Helpline / Greenline
Master Gardeners help answer questions from the public as part of our "Greenline" project on subjects ranging from "what's killing my roses" to "how do I get rid of these potato beetles". Calls can be placed to the local extension office and will be forwarded to the "on duty" gardener. Go to our CONTACT tab for phone and email information.
Frequently asked questions:
When and how do I prune Apple trees?
Apple tree pruning should be done during the dormant season, before active growth in the spring. Older bearing trees should be pruned first while non-bearing, young trees should not be pruned until after Feb. 1. Ideally, young apple trees should be “trained early”; pruning is used to redirect limbs, stimulate desired branching and remove growth in undesired locations. However, in an older tree, the goal of pruning will be to open up the canopy and slowly bring it back to a cone shape in which the bottom of the tree is larger than the top. Pruning should be done on a regular basis over a 2-3 year period and consist of many thinning cuts throughout the tree but with emphasis on the upper and outer portions of the tree. Heading cuts should be made only in areas of low vigor where branching is desired. Drooping, low hanging branches should be removed, as should crossing or damaged limbs and water sprout branches. Also, if the tree requires lots of pruning, it is best not to apply nitrogen before or after pruning for 1-2 years.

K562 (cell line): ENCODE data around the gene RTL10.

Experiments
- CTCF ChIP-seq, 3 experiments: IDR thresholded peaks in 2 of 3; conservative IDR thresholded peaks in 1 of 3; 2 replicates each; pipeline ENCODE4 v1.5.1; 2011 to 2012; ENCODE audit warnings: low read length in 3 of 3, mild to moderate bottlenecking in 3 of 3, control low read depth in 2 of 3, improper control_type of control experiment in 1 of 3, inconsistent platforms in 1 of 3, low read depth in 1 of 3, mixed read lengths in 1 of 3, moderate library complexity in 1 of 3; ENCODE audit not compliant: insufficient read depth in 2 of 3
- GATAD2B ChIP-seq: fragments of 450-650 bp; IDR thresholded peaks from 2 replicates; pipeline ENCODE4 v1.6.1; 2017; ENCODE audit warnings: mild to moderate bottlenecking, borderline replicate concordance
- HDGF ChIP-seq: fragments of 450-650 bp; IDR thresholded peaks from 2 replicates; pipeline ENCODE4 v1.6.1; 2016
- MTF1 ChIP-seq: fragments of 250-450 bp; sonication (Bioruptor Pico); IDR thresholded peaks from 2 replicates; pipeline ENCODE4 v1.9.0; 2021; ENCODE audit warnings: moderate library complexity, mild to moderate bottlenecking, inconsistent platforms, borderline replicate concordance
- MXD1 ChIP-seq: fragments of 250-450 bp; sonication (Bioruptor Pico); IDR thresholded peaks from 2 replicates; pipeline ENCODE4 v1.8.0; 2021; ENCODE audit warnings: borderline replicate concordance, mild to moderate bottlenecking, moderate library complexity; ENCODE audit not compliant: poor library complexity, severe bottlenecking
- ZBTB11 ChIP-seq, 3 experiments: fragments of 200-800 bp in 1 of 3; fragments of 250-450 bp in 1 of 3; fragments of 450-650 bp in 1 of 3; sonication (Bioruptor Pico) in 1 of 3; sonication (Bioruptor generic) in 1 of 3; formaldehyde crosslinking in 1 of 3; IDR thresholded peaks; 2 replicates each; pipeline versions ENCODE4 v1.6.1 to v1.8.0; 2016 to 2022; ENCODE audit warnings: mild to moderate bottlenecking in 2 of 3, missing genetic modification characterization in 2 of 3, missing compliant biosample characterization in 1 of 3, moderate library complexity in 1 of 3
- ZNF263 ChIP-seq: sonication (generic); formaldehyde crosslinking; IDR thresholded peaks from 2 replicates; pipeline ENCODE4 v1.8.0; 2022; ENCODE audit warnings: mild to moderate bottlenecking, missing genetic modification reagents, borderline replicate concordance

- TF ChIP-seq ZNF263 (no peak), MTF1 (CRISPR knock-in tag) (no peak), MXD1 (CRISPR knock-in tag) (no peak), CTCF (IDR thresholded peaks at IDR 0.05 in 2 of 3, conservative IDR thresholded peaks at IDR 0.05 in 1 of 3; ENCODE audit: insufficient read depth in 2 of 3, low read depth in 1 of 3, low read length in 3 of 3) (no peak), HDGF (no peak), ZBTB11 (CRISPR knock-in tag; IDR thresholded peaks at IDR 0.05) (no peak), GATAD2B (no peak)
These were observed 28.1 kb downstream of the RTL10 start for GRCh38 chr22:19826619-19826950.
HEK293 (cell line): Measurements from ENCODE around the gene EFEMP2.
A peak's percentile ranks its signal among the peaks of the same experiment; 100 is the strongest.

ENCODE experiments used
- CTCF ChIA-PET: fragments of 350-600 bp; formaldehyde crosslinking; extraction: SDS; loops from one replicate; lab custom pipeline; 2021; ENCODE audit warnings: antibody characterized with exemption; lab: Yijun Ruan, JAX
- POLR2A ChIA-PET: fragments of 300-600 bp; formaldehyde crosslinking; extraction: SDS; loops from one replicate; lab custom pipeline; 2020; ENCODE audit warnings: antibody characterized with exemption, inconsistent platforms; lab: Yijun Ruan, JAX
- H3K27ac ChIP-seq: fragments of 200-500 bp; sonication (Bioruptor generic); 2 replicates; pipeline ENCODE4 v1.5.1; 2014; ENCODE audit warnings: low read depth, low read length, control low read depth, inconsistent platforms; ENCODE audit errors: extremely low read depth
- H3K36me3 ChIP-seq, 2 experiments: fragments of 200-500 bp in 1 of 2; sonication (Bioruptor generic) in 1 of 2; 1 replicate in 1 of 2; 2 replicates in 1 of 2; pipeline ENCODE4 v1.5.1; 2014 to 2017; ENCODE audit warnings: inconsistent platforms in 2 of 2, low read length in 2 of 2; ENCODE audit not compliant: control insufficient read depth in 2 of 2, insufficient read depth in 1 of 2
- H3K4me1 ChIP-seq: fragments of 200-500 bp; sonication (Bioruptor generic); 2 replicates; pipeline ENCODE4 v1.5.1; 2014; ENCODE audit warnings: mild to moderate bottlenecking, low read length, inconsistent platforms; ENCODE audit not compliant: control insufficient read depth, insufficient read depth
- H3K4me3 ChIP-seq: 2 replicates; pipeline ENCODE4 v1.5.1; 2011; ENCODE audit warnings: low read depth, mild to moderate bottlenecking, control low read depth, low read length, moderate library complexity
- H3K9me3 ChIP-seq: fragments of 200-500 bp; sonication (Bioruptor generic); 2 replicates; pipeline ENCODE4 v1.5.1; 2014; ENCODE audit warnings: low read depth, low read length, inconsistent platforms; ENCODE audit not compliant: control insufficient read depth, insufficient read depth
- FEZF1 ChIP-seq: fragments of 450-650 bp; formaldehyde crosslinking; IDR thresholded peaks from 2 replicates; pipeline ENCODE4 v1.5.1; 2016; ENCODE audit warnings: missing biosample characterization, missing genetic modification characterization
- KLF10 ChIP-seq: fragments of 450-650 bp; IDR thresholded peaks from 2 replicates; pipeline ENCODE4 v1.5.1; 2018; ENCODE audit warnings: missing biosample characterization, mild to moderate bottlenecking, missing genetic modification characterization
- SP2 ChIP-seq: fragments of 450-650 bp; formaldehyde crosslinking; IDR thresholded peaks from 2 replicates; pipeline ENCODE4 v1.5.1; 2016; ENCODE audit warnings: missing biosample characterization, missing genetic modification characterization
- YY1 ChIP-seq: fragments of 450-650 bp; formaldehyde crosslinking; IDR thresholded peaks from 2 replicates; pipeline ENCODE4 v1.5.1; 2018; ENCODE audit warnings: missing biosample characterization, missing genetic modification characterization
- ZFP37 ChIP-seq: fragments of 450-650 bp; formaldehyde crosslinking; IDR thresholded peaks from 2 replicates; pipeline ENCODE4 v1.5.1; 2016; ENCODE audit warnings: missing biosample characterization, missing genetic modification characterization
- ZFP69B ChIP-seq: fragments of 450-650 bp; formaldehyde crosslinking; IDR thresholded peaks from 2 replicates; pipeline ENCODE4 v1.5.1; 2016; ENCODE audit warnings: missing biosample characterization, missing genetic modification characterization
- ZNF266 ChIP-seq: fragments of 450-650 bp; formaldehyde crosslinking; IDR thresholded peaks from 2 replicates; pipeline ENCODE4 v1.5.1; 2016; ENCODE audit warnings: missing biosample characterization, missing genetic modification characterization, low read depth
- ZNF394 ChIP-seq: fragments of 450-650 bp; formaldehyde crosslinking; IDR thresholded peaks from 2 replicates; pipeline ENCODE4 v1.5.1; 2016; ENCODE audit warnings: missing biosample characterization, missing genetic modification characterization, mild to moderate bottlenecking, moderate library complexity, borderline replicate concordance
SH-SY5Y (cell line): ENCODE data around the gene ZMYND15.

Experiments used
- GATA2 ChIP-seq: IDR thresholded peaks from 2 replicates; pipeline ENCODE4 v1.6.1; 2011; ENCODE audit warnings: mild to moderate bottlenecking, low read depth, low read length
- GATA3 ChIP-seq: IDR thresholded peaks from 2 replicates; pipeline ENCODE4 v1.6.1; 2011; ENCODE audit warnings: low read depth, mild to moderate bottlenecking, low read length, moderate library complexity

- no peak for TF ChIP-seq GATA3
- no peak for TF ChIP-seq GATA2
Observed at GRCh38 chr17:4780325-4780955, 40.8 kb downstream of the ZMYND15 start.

The Virginia Tech Extension publication, “Tree Fruit in the Home Garden” contains more detailed information about apple tree pruning, as well as, descriptions of appropriate pruning cuts and angles.
What is wrong with my pear tree, flowers, shoots and fruit have shriveled and blackened. The tips of the branches have a curled, hooked look and oozy streaks are running down the branches and bark of the tree How do I treat the diagnosed fire blight?
Fire blight is a bacterial infection. The disease is common during warm, wet springs.
The VA Tech Pest Management Guide (Home Fruit Diseases and Insects) gives instructions for chemical recommendations in the treatment of fire blight on pears. Treatment of fire blight is very difficult and not always successful. Pruning out new infections can help, with pruning shears dipped in a 10% bleach solution between cuts that are made well below the site of infection. All pruned debris should be bagged and disposed of in the landfill. The “Pest Management Guide” does have specific chemical recommendations and a spray schedule If that solution is acceptable. Additionally there is an article from the University of California discussing the treatment of pear trees with fire blight.